• A new CDC study shows that more than 90 percent of Americans remain susceptible to COVID-19. Translation: We’re nowhere close to herd immunity, despite what the president and Rand Paul want to believe. Key quote, from CBS News: “(CDC Director Dr. Robert) Redfield said the CDC is currently conducting a ‘very large’ study in an effort to determine how the country has been affected by COVID-19. He said that some states are seeing infection rates of 15 percent to 20 percent—with one as high as 24 percent—while others are seeing a less than 1 percent infection rate.

Texas Sen. Ted Cruz blocked a ceremonial U.S. Senate resolution honoring Justice Ruth Bader Ginsburg. Why? (Other than the fact that, you know, he’s Ted Cruz?) He objected to a mention of Ginsburg’s dying wish, as reported by family members, that the current president doesn’t select her successor.

• The swamp is alive and well in Washington, D.C., if this lede from NBC News is any indication: “The consulting firm where the wife of acting Homeland Security Secretary Chad Wolf is an executive has been awarded more than $6 million in contracts from the Department of Homeland Security since September 2018, according to records on the federal government website USA Spending.”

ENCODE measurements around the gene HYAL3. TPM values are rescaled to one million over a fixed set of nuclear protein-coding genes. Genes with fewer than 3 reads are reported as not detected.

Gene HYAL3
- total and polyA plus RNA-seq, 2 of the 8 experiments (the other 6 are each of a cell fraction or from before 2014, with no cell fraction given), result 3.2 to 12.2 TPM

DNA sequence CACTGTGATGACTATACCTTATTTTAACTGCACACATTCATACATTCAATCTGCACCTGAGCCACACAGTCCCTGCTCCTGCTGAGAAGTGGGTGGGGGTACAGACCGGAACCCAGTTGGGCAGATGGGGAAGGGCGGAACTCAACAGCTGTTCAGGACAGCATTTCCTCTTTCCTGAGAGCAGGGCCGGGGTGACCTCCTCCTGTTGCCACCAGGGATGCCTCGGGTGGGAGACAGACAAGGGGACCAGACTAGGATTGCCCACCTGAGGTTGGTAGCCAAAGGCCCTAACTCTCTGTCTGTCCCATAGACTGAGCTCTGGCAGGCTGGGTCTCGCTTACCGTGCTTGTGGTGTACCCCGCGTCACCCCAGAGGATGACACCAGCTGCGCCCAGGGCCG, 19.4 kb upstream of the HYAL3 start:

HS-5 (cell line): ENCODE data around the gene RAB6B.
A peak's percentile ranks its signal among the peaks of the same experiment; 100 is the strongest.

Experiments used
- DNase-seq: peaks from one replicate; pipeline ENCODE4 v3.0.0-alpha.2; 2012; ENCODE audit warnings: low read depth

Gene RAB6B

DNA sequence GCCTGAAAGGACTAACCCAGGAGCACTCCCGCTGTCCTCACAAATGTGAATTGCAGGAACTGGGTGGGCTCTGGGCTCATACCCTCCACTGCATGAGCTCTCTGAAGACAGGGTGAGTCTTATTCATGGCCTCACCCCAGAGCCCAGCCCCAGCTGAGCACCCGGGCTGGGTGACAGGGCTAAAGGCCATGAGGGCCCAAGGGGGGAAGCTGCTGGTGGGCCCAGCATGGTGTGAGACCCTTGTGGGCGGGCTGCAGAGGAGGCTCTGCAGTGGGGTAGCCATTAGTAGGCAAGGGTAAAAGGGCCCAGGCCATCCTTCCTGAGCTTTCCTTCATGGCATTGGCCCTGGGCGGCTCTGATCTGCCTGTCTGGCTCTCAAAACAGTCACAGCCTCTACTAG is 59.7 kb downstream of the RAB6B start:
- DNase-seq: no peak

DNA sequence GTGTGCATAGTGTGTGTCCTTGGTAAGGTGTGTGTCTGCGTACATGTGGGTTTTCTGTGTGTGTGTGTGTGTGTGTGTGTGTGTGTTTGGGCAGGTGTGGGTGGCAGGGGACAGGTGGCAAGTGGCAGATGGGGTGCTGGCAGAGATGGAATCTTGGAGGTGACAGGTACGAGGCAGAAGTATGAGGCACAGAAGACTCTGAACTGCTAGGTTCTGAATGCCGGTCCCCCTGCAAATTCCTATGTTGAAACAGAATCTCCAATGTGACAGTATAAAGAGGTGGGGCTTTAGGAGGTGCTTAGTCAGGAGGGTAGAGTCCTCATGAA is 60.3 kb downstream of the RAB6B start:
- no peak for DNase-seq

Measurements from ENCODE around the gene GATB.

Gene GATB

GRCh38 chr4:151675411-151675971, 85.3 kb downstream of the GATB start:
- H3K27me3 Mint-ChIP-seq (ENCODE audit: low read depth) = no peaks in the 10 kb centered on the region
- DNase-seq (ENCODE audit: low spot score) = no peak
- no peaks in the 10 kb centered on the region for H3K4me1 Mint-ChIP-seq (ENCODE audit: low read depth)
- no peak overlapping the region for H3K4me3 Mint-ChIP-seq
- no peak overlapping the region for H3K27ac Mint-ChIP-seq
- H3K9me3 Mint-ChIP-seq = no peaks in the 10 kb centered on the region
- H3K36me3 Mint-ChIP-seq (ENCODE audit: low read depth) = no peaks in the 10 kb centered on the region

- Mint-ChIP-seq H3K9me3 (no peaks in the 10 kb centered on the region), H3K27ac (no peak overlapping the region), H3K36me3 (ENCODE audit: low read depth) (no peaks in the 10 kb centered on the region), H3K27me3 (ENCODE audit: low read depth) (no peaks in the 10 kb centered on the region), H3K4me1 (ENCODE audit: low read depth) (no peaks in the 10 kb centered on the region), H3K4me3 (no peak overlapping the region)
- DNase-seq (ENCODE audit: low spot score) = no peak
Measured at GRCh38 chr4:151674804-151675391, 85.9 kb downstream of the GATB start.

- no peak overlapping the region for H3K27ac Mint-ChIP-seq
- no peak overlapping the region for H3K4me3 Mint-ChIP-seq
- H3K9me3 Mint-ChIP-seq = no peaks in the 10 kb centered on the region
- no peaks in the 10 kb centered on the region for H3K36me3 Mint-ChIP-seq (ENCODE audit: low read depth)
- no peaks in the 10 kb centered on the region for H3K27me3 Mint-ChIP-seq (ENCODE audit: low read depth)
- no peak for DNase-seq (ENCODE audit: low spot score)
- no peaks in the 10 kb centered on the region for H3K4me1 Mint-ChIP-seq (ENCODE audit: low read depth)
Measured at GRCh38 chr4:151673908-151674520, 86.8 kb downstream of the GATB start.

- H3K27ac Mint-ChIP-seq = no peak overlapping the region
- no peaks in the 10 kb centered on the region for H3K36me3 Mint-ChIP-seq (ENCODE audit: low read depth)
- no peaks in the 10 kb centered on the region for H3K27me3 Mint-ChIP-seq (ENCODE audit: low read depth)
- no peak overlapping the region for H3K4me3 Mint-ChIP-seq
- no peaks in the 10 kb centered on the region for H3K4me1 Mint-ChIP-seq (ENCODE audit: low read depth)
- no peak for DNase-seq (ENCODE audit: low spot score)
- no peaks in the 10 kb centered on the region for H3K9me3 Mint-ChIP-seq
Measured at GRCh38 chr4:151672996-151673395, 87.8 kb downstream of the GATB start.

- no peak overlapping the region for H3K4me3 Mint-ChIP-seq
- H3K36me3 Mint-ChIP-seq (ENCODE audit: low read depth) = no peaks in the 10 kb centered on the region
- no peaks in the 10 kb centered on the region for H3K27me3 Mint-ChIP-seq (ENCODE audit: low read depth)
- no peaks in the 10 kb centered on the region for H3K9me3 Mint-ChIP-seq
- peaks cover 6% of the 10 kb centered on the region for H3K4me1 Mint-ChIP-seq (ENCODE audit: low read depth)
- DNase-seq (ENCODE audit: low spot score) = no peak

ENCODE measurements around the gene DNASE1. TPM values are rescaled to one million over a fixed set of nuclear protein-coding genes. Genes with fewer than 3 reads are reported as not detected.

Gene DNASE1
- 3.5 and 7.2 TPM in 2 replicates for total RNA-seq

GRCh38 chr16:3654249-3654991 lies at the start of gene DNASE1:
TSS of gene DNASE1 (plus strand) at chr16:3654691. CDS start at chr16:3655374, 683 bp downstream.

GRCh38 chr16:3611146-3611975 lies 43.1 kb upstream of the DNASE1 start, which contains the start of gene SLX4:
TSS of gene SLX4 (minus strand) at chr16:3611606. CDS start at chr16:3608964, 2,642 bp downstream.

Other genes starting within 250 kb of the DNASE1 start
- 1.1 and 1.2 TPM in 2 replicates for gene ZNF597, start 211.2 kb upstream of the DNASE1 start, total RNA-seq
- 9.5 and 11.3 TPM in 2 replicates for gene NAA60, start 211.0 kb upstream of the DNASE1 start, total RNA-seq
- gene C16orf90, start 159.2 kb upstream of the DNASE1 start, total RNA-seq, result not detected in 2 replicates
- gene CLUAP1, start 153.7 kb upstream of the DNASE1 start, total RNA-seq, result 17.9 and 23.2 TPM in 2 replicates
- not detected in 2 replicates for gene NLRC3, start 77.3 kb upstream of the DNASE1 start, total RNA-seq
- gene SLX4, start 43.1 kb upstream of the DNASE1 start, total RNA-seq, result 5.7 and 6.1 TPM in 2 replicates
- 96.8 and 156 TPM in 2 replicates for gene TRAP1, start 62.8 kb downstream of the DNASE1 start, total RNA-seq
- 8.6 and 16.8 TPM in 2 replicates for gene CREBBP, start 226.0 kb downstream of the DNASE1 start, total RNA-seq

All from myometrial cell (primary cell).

• Despite the recession and the pandemic, Palm Springs has been a darling of the airline industry over the last month. Simple Flying sums up the new airlines and flights that are coming to our li’l Coachella Valley.

• Since movie theaters finally opening here this weekend, here’s the Independent’s review of Tenet, including a now-out-of-date headline.

• Finally, Independent cocktail columnist Kevin Carlow is developing a bar program for a Palm Springs hotel, and in the process, he’s been trying to answer the question: Is there such a thing as a midcentury-modern, Palm Springs golden era cocktail? Here’s what he’s come up with so far.

Be safe out there, everyone. If you have the means, please consider becoming a Supporter of the Independent. The Daily Digest will be back on Friday.

Published in Daily Digest